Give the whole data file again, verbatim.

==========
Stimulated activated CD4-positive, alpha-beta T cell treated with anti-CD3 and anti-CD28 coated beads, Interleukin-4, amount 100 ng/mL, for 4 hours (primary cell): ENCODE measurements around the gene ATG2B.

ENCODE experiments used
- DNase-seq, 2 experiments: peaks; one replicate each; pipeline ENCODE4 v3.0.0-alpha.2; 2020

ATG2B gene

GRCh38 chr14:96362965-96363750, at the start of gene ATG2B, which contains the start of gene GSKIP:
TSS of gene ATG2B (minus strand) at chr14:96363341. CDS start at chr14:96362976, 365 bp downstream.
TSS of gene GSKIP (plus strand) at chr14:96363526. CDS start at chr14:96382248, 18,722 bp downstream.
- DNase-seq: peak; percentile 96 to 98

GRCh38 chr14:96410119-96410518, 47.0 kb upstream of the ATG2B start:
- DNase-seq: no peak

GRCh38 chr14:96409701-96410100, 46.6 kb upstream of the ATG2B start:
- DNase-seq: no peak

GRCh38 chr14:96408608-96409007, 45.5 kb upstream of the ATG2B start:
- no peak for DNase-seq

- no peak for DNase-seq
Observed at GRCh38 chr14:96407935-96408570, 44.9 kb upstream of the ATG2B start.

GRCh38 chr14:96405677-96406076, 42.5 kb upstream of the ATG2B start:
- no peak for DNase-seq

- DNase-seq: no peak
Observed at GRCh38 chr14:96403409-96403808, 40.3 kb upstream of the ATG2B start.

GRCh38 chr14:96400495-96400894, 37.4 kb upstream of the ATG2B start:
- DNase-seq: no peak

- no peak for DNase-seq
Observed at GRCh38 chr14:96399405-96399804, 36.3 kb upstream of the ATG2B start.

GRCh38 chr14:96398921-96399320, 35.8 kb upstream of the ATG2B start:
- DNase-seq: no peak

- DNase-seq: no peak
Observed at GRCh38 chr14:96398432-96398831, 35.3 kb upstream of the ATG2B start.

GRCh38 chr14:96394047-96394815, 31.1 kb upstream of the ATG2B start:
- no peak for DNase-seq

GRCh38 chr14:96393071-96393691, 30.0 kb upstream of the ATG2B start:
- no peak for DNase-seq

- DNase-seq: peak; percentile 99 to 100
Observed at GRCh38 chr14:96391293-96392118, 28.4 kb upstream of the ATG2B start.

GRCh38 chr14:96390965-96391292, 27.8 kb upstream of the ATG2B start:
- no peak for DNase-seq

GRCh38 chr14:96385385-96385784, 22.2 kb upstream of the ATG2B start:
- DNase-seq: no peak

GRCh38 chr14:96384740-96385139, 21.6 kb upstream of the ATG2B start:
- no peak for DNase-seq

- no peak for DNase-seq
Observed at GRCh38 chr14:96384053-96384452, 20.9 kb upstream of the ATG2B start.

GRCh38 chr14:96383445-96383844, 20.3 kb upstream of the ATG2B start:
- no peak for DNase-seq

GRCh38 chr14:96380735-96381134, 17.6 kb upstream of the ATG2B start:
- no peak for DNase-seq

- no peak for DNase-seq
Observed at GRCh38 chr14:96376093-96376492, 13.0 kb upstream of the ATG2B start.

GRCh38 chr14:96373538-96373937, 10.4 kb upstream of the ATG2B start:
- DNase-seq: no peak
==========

Stimulated activated CD4-positive, alpha-beta T cell treated with anti-CD3 and anti-CD28 coated beads, Interleukin-4, amount 100 ng/mL, for 4 hours (primary cell): ENCODE measurements around the gene ATG2B.

ENCODE experiments used
- DNase-seq, 2 experiments: peaks; one replicate each; pipeline ENCODE4 v3.0.0-alpha.2; 2020

ATG2B gene

GRCh38 chr14:96362965-96363750, at the start of gene ATG2B, which contains the start of gene GSKIP:
TSS of gene ATG2B (minus strand) at chr14:96363341. CDS start at chr14:96362976, 365 bp downstream.
TSS of gene GSKIP (plus strand) at chr14:96363526. CDS start at chr14:96382248, 18,722 bp downstream.
- DNase-seq: peak; percentile 96 to 98

GRCh38 chr14:96410119-96410518, 47.0 kb upstream of the ATG2B start:
- DNase-seq: no peak

GRCh38 chr14:96409701-96410100, 46.6 kb upstream of the ATG2B start:
- DNase-seq: no peak

GRCh38 chr14:96408608-96409007, 45.5 kb upstream of the ATG2B start:
- no peak for DNase-seq

- no peak for DNase-seq
Observed at GRCh38 chr14:96407935-96408570, 44.9 kb upstream of the ATG2B start.

GRCh38 chr14:96405677-96406076, 42.5 kb upstream of the ATG2B start:
- no peak for DNase-seq

- DNase-seq: no peak
Observed at GRCh38 chr14:96403409-96403808, 40.3 kb upstream of the ATG2B start.

GRCh38 chr14:96400495-96400894, 37.4 kb upstream of the ATG2B start:
- DNase-seq: no peak

- no peak for DNase-seq
Observed at GRCh38 chr14:96399405-96399804, 36.3 kb upstream of the ATG2B start.

GRCh38 chr14:96398921-96399320, 35.8 kb upstream of the ATG2B start:
- DNase-seq: no peak

- DNase-seq: no peak
Observed at GRCh38 chr14:96398432-96398831, 35.3 kb upstream of the ATG2B start.

GRCh38 chr14:96394047-96394815, 31.1 kb upstream of the ATG2B start:
- no peak for DNase-seq

GRCh38 chr14:96393071-96393691, 30.0 kb upstream of the ATG2B start:
- no peak for DNase-seq

- DNase-seq: peak; percentile 99 to 100
Observed at GRCh38 chr14:96391293-96392118, 28.4 kb upstream of the ATG2B start.

GRCh38 chr14:96390965-96391292, 27.8 kb upstream of the ATG2B start:
- no peak for DNase-seq

GRCh38 chr14:96385385-96385784, 22.2 kb upstream of the ATG2B start:
- DNase-seq: no peak

GRCh38 chr14:96384740-96385139, 21.6 kb upstream of the ATG2B start:
- no peak for DNase-seq

- no peak for DNase-seq
Observed at GRCh38 chr14:96384053-96384452, 20.9 kb upstream of the ATG2B start.

GRCh38 chr14:96383445-96383844, 20.3 kb upstream of the ATG2B start:
- no peak for DNase-seq

GRCh38 chr14:96380735-96381134, 17.6 kb upstream of the ATG2B start:
- no peak for DNase-seq

- no peak for DNase-seq
Observed at GRCh38 chr14:96376093-96376492, 13.0 kb upstream of the ATG2B start.

GRCh38 chr14:96373538-96373937, 10.4 kb upstream of the ATG2B start:
- DNase-seq: no peak